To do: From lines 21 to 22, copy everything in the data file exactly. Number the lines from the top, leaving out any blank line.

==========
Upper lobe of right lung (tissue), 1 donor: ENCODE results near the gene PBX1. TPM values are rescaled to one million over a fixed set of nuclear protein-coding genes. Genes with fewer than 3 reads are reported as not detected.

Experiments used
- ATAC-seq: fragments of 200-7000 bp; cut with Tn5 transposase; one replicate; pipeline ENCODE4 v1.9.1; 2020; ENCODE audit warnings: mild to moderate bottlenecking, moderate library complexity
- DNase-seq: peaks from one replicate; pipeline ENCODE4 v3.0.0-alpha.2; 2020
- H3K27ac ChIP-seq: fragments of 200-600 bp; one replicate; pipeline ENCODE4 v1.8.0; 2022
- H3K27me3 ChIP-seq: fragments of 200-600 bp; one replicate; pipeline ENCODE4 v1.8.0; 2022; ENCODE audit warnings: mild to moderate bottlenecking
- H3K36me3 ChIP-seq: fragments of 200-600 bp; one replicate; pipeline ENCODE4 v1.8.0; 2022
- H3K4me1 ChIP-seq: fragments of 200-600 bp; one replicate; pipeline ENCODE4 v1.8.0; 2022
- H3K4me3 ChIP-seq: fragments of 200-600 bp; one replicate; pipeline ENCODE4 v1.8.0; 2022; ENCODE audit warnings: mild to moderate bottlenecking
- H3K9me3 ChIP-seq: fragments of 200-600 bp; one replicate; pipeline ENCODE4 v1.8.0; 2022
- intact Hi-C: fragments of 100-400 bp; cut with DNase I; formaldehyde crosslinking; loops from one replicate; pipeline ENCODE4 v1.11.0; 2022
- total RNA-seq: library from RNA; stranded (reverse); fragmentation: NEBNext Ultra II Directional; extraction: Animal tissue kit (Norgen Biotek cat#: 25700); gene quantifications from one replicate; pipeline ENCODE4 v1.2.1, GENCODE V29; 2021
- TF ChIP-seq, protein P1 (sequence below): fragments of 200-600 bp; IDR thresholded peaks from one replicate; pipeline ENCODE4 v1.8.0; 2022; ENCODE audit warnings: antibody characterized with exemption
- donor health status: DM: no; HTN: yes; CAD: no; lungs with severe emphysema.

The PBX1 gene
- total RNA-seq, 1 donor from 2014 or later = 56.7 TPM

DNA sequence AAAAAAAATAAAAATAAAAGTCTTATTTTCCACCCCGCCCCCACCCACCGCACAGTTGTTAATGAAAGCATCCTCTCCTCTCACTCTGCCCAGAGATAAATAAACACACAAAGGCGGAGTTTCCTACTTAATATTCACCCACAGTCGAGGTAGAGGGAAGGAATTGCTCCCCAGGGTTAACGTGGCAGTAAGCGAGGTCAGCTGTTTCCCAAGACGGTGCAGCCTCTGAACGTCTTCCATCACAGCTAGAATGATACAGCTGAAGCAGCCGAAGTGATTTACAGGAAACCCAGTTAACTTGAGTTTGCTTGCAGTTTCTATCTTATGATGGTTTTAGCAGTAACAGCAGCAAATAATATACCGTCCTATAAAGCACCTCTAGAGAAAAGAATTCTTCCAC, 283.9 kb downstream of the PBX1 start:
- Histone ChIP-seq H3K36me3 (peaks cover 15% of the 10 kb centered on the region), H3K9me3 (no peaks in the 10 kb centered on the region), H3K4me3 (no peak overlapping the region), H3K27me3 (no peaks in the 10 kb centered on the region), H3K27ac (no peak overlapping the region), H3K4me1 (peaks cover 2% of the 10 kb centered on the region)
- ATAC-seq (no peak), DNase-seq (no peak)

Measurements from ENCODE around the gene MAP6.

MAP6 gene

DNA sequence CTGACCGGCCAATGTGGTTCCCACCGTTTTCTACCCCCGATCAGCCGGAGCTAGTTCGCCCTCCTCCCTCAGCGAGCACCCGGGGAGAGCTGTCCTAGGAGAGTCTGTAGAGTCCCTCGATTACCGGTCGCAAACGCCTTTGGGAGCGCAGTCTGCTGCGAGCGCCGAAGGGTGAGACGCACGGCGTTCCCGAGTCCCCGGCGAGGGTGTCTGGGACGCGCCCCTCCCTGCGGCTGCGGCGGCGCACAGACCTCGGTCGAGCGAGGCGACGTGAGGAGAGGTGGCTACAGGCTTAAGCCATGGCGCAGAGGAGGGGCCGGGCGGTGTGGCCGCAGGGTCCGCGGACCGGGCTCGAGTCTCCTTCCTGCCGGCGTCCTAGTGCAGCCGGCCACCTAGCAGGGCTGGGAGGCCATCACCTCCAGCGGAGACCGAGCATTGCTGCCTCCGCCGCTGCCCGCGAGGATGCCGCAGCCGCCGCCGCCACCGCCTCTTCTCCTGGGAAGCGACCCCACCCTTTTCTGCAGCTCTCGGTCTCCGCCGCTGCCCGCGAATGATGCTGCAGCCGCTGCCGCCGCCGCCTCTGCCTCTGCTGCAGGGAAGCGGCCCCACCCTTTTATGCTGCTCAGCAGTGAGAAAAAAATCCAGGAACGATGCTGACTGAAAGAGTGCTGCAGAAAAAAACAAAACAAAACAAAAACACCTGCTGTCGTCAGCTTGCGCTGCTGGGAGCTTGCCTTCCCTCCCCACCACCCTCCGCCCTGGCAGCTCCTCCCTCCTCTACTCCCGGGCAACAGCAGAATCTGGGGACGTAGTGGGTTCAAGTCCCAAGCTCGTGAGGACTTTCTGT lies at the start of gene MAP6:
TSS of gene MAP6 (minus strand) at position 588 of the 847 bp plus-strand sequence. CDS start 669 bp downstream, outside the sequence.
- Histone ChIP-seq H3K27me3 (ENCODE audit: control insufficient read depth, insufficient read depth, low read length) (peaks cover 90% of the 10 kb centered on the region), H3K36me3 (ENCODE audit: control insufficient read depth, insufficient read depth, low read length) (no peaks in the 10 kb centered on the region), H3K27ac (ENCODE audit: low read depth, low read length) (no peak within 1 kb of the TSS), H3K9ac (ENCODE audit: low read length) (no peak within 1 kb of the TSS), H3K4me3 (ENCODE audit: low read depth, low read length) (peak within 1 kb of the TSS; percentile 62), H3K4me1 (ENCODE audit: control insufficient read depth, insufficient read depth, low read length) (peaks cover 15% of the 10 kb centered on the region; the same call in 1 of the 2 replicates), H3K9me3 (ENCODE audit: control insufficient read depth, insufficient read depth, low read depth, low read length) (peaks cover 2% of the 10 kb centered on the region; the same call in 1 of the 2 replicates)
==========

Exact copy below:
MAP6 gene

DNA sequence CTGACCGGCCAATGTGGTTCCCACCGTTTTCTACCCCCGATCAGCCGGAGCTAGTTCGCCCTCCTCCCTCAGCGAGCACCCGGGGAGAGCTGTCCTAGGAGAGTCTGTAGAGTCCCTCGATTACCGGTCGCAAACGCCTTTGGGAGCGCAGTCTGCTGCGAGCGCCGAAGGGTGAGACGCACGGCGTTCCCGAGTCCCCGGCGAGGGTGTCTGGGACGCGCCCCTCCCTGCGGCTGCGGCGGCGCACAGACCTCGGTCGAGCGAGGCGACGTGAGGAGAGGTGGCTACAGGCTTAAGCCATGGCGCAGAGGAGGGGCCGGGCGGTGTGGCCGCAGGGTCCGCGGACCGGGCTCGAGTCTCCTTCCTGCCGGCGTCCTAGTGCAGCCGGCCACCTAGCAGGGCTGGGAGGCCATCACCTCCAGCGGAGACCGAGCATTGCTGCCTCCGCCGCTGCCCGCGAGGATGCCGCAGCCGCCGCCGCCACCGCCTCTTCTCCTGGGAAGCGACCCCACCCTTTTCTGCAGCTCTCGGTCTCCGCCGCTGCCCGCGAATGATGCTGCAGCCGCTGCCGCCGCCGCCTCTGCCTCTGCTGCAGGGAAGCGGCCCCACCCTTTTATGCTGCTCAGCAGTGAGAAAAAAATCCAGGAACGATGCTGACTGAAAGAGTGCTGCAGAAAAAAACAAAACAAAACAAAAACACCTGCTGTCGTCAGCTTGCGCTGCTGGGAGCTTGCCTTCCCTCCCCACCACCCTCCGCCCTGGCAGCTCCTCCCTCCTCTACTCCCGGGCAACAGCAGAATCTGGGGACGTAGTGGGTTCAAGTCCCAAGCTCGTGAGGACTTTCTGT lies at the start of gene MAP6: